He glanced at Stasia. She reminded him of Heather in her youth. She wasn’t as beautiful as his wife, but she was sweet and gentle and she’d make someone a good wife and mother. He knew that it wasn’t going to be Tanner. The boy had mentioned weeks ago that he hated having to talk to her father at all because Stasia would sit and stare at him as if he were a tub of kittens needing a home. He found her juvenile and dull. John, on the other hand, adored her. Cole grimaced as he processed the thought, because Stasia so obviously thought of John as the brotherly type. “Now, about what I mentioned on the phone,” Cole began as he finished his coffee and put it and the cup and saucer back on the tray. “I know what you’re going to say,” Glenn broke in, with a smile. “But I’ll never give you permission to dam the streams.” Cole sighed. “Only one stream, the one nearest my south pasture. The cattle are going to suffer for that decision,” he told the older man. “We’ve drilled every well we can.” “I know that,” Glenn told him. “I’ve got things in motion that will solve your problem. Don’t bother asking; won’t tell,” he chuckled. “But you’re worrying over something that’s already fixed. Just a matter of time. Short time, at that,” he added with a faraway look in his eyes. Cole started to argue, realized it would do no good and just shrugged good-naturedly. “Okay. I’ll rely on your conscience.” “Good place to put trust, since I do have one,” Glenn replied. He scowled. “That boy of yours got himself into hot water in France, they say. It was on the front page of the tabloid those Lombard people back East publish.” “It wasn’t Tanner who started the trouble,” Cole replied curtly. “It was his…companion, Julienne Harper. She started a row in a high-ticket French restaurant with another woman, and her companion started cursing and threw a punch at Tanner when he intervened. Tanner had some explaining to do.” He glanced at Glenn. “This time, I didn’t interfere, and I wouldn’t let Heather do it, either. The boy’s got to grow up and take responsibility for his own actions.” “According to the tabloid, he made restitution for the victim’s dress and paid the dentist to replace one of her date’s front teeth.” Glenn shook his head. “Reminds me of you, when you were that age,” he added with twinkling eyes. “Got arrested for a bar brawl when you got home from the service, I believe…?” Cole glared at him. “Some yahoo made a nasty joke about what soldiers did overseas. I took exception. The guy wasn’t ever even in a good fight, what would he know about being a soldier?” “Well, your dad kept him from suing, at least,” Glenn said, and chuckled. “Most people around here were scared of your father anyway. He was a real hell-raiser.” Cole smiled sadly. “He was, and he died far too young.” Glenn knew some stories about Cole’s father that he wasn’t about to share. Some secrets, he reasoned, should be kept. “Your son was in black ops when he went in the military, wasn’t he?” he asked suddenly. Cole looked thunderous. “Yes, he was. I didn’t find out until he was back home.” He sighed. “I told him he had to get an education, so he joined the Army and got it that way. At least he finally decided that risking his life daily wasn’t conducive to running a ranch. It’s one reason I bought the old Banks property for him, to draw him back home.” He leaned forward. “I thought if his income depended on ranching, he’d make better life decisions. At least he did get a degree in business, even if it was between assignments.” He laughed shortly. “And then he met her.” He shook his head.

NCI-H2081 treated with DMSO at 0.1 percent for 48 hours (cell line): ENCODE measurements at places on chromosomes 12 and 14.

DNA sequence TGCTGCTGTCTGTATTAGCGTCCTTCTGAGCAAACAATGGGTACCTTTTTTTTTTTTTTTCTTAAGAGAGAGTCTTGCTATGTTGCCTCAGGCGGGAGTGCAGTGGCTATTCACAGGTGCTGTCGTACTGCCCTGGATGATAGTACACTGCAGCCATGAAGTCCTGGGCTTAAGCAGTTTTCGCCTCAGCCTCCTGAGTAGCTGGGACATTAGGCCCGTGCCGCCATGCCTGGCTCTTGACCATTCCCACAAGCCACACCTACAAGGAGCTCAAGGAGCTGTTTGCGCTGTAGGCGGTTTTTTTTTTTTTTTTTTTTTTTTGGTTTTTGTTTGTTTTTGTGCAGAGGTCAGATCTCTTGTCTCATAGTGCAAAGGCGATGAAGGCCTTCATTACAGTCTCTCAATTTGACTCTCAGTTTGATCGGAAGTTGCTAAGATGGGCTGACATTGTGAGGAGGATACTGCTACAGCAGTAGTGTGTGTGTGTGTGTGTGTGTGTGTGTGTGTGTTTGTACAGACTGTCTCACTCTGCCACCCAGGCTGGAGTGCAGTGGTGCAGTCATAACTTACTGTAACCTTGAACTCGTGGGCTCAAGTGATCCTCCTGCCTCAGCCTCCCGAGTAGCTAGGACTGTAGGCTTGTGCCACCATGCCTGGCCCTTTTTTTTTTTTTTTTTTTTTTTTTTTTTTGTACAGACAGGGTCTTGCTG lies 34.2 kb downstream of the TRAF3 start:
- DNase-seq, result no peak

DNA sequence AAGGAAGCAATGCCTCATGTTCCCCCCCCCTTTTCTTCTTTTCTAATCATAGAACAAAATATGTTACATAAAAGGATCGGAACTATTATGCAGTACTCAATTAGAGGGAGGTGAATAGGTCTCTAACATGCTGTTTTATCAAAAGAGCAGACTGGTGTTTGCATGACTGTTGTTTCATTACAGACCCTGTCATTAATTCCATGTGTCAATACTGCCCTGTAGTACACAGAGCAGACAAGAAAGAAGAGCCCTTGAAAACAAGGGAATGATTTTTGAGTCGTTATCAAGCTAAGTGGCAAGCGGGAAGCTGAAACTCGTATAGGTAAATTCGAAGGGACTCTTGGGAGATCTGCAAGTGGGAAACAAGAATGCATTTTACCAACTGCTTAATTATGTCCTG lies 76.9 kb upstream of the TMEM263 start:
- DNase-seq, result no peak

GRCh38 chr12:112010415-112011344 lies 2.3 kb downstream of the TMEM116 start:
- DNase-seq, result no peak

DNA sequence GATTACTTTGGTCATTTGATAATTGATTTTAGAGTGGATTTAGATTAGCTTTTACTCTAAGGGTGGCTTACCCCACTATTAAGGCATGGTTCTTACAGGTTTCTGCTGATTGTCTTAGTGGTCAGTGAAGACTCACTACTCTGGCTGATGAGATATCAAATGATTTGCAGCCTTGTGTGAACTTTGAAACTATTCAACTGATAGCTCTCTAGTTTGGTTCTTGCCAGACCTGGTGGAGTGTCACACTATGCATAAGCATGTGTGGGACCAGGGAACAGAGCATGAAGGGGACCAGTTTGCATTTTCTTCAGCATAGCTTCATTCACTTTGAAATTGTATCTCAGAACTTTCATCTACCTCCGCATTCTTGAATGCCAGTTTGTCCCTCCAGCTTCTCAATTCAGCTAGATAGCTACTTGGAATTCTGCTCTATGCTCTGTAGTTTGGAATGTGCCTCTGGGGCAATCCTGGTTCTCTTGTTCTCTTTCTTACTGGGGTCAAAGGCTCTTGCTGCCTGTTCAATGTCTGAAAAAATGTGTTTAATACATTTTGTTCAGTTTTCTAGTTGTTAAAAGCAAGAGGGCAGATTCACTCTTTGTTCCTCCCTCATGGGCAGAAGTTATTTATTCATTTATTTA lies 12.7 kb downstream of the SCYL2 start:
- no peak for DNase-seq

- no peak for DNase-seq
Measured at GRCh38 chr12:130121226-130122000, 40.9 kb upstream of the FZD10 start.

Everybody knew what that meant. “Her.” Julienne Harper. The fly in the ointment. She’d lured Tanner back into the jet-set lifestyle the military had purged him of, and now he was even less responsible than he’d been before. “A bad woman can make a fool of a good man. And sometimes, the reverse,” Glenn added. He didn’t mention his late wife, but they all knew the tragic story. His wife had been suddenly and hopelessly attracted to a man straight out of prison who’d worked on the ranch. The tragic consequences were still being lived down, by Glenn and his daughter. “She was a good woman,” Glenn said stubbornly. “She was just impulsive and easily led.” “Which is how many good people end up in prison,” John said sadly. “I’m hopeful that we can keep my big brother out of it.” Cole stood up with his son and clapped him on the back. “Something I’ll never have to worry about with you,” he said with obvious affection. “At least one of my kids turned out right.” He was referring to Odalie, who’d had a brush with the law in her teens, just as Tanner had—when going into the military was the only thing that saved him from serving time. Tanner had fallen in with a few ex-cons and gotten drunk with them. He passed out in the back seat just before they robbed a convenience store, but Cole had to get attorneys and pull a lot of strings to keep his son out of jail. “Most kids turn out right eventually, even those who have a rough start,” Glenn said with a smile. “Yours turned out very well,” Cole said, smiling gently at Stasia. “She reminds me of Heather at her age.” “And that’s a compliment indeed,” Glenn said, watching his daughter flush shyly. “Well, we’d better get back home,” Cole said. “We’re getting ready for roundup. If you need any help over here, when you start, you know we’ll do anything you need us for.” Glenn smiled and shook hands with both men. “Yes, I do know. I’ll send my hands over if you need extras. We’re waiting a week to start.” “We’d be grateful. No matter how many hands you have, a few more are always welcome.” “Done. Just say the word.” “I don’t guess you’d like to take in a movie this weekend?” John asked Stasia on the way out the door. She hesitated. She didn’t want to hurt his feelings. She smiled gently. “I would, but I’m working on a landscape and I have a real incentive to finish it quickly now, just in case that nice man does give my name to somebody back East,” she added with just the right touch of regret. She liked John, but she didn’t want to encourage him. Nobody could replace Tanner in her heart. “Okay,” John said easily, hiding his disappointment. “Rain check?” “Sure,” she lied. He grinned and they all went out onto the long, wide front porch to see the Everetts off. Cole stared into the distance. “Good weather, for early spring,” he said, admiring the grass that was just getting nice and green in the pastures beyond. “I hope it holds.” “So do I,” Glenn replied. “See you.” Glenn threw up a hand. Stasia waved. The Everetts got into one of their top-of-the-line black ranch trucks and drove away. “John’s sweet on you,” Glenn mentioned over supper that night. “I know,” she groaned. “I like him so much. He’s like the brother I never had. But he wants more than I can give him, Dad. It wouldn’t be right to encourage him.” Glenn nodded. “I agree.” He cocked his head at her. “It’s still Tanner, isn’t it?” She grimaced and nodded. “I can’t help it. I’ve been crazy about him since I was fifteen, and he can’t see me for dust. It’s such a shame that I’m not beautiful and rich and sophisticated,” she added heavily. “A man who loves you won’t care what you are or what you’ve got,” he said gently. “I guess not.” She poked at her salad with a fork. “Julienne’s really beautiful. Of course, she doesn’t talk to the peasants. I saw them together in Branntville just before they left for overseas. She looked me up and down and just laughed.” Her face burned at the memory. “So did he, in fact. He thinks I’m a kid.” Glenn had a faraway look in his eyes. “That could change,” he said, almost to himself. He turned his green eyes toward her, the same green eyes that he’d hoped she might inherit. But her brown ones were like his late wife’s, he reflected, big and brown and beautiful. “You’ll inherit this ranch,” he added. “I hope you’ll have the good sense to find a manager if you don’t want the responsibility of running it yourself. And I hope you won’t be taken in by any slick-talking young man who sees you as a meal ticket,” he added worriedly, because she wasn’t street-smart. “This property has been in our family for a hundred years. I’d hate to see it go to an amusement park for tourists.” She frowned. “Why would it go to someone like that?” “Oh, this guy offered me a lot of money for the property just the other day, when I was at the bank renewing a couple of CDs. The bank president introduced us.” “You told him no, of course, right, Dad?” she asked.